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The Hard Questions

The Hard Questions
NAMI NE Regional Conference, Spring 1998

Since I've been asked to speak on the topic of including consumers in NAMI, I thought someone ought to raise the hard questions, and that someone might as well be me.

So here goes:

Do you really want consumers included in NAMI, 
or are you doing this to be "politically correct"?

I think each affiliate and each state organization and National needs to ask themselves this question before we move any farther on this topic. I'm sure we'd all agree that it sounds like a good idea, "morally right", timely, and so forth... but including consumers in NAMI means we consumers will have a voice and we will use our voices to speak and we will expect you to listen when we do.

Which leads me to my next question:

Are you ready for the change in attitude and the heart change
that will be brought about in you as individuals and as organizations
by including consumers?

What will happen as your beliefs need to change based on what you hear from consumers rather than your assumptions about what consumers want and need? Are you ready to accept as equal partners those of us for whom you are accustomed to substituting your own judgment? Can you possibly make room for us -- step aside from your position as experts on mental illness in families -- and allow and encourage us to own our own expertise in the context of an organization that is based on the family experience of mental illness? Are you ready for that? Do you really want that?

Which brings me to my next question:

Are you ready to confront within yourselves and your organizations
the prejudice that you have?

Whether inculcated by a society that reviles the experience of mood swings, fears, voices and visions -- mental illness -- or learned in the process of "family trauma" that NAMI has come to recognize as part of living with a person who has a mental illness, the prejudice is there. Are you willing to have revealed the subtle ways in which that prejudice, that you may not even know you have, colors the way you look at consumers?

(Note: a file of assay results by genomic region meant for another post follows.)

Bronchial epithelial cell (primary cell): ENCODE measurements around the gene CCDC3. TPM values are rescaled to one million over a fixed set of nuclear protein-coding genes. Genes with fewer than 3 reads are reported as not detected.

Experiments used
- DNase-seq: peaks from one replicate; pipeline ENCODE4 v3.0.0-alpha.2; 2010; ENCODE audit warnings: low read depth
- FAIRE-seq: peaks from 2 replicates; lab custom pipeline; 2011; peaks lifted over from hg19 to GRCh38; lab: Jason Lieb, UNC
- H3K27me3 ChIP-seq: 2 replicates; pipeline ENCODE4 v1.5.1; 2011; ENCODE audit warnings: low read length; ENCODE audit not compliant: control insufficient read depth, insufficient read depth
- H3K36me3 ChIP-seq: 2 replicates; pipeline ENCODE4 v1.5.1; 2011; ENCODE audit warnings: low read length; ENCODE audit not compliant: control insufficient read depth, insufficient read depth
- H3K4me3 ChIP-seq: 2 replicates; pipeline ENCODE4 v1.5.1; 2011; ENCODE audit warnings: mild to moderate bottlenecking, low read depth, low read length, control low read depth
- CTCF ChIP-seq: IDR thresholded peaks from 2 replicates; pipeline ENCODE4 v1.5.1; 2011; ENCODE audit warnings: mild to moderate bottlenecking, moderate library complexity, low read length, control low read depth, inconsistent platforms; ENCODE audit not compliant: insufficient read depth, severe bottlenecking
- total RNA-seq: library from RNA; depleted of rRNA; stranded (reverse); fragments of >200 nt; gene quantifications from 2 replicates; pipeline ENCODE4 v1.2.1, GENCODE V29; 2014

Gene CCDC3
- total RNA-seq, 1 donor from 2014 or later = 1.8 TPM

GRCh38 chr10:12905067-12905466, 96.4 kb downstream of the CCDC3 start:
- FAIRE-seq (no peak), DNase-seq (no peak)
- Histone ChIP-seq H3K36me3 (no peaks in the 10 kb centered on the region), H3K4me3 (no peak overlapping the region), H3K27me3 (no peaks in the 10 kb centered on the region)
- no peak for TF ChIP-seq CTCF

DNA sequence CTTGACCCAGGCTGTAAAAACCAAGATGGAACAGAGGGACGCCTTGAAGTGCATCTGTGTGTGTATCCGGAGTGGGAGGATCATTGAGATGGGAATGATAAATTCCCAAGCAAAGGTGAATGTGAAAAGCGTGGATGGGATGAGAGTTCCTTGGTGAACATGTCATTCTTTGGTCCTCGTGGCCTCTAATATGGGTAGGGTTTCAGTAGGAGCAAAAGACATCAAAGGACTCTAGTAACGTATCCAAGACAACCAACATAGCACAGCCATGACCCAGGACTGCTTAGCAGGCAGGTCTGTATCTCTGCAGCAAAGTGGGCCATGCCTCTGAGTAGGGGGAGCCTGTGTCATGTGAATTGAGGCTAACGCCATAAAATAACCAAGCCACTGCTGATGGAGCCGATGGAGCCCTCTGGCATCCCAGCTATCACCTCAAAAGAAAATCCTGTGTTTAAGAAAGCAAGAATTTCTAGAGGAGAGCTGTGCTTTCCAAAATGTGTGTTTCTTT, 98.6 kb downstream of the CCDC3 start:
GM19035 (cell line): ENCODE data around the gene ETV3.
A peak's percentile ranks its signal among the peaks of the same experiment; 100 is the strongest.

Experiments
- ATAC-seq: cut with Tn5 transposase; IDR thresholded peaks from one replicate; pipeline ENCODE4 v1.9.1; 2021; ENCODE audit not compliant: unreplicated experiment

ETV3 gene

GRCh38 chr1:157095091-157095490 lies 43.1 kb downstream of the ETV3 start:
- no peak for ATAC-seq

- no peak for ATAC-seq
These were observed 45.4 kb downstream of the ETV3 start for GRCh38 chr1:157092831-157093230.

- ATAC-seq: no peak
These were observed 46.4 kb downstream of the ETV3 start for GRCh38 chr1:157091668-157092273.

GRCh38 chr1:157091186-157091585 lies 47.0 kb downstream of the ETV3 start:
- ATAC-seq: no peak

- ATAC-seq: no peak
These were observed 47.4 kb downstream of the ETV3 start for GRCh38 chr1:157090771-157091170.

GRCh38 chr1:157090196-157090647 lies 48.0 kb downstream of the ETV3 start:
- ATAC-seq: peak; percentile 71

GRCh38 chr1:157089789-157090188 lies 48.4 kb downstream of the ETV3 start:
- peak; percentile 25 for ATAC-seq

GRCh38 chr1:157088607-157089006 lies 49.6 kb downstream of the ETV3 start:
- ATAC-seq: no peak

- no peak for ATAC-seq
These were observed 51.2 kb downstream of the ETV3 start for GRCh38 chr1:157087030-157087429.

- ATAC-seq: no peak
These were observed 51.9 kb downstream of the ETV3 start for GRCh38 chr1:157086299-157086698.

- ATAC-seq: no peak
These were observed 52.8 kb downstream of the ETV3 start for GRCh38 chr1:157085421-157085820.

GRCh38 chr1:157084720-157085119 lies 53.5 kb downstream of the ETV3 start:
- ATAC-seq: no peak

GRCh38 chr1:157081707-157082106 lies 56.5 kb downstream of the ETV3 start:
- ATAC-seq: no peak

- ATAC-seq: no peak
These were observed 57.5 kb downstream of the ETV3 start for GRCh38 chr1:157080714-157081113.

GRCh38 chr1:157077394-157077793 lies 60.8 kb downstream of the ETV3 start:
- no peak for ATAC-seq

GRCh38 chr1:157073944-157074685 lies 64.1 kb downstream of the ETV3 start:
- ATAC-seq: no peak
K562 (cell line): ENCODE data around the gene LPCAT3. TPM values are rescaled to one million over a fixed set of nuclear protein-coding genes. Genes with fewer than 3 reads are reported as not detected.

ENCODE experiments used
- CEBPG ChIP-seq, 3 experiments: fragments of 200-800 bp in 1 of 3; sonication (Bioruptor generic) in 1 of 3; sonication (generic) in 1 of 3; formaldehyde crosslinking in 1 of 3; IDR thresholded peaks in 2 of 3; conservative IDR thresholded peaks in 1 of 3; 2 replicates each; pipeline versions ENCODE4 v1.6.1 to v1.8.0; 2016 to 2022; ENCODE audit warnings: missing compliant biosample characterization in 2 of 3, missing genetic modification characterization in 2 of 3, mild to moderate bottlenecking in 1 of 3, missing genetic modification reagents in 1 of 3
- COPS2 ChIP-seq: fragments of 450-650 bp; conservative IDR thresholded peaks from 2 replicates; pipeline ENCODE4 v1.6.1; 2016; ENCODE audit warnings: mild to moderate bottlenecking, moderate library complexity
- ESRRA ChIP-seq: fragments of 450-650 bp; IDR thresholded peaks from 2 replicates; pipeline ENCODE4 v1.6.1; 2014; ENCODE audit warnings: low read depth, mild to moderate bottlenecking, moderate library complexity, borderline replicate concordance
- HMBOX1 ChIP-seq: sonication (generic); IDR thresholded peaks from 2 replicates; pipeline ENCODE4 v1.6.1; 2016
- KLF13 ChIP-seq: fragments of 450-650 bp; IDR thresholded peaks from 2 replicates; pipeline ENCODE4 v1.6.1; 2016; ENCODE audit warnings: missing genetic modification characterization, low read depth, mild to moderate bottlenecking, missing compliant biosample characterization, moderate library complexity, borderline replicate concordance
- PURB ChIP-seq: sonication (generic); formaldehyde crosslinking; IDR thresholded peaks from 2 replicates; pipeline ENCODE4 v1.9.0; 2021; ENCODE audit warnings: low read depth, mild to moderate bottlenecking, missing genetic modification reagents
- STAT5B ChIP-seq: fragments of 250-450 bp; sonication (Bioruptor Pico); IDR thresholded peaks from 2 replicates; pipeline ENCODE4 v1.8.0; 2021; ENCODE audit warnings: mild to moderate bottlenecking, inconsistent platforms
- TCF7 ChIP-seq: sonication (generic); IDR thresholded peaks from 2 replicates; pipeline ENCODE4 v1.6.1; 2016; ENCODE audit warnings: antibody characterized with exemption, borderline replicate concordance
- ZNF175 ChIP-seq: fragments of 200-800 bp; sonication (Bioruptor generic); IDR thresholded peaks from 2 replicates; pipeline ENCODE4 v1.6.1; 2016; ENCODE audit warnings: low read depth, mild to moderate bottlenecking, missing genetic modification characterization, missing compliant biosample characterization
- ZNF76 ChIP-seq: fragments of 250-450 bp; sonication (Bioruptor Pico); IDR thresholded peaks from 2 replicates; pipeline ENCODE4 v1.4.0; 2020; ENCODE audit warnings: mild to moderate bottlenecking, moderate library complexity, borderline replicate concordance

And, finally:

Is equality a reasonable expectation for consumers
who wish to enter NAMI as your partners?

Beyond the symbolic, beyond the well-intentioned gesture, beyond the tokenism to which many efforts have fallen prey, is NAMI really going to be a place where consumers may work as equal partners with family members in bringing about much-needed change in our organizations, our culture, our country?

I don't want to soften these hard questions -- I want you to take them back to your affiliates and back to your states and back to National and think long and hard about them. But I also want to say that I believe that these obstacles raised by the hard questions are not insurmountable and would, in the end, have a very good effect on the organization. You have a membership problem; we might be able to help solve that. You have an inclusion problem: trying to get young families, and spouses, and siblings, and other interested parties involved in NAMI has proven difficult; we might be able to help with that. It is my observation that you also have a "graying" problem and while wisdom comes with age, so can stagnation and, inevitably, a shrinking pool of talent from which to draw.

We might be able to help with that too.

My personal belief is that is not only possible but probably a very good thing for NAMI to become more inclusive of consumers. Both consumers and NAMI have a lot to gain from a meaningful partnership. I do believe, however, that the ability to develop a meaningful partnership depends almost entirely on the process of answering the hard questions.

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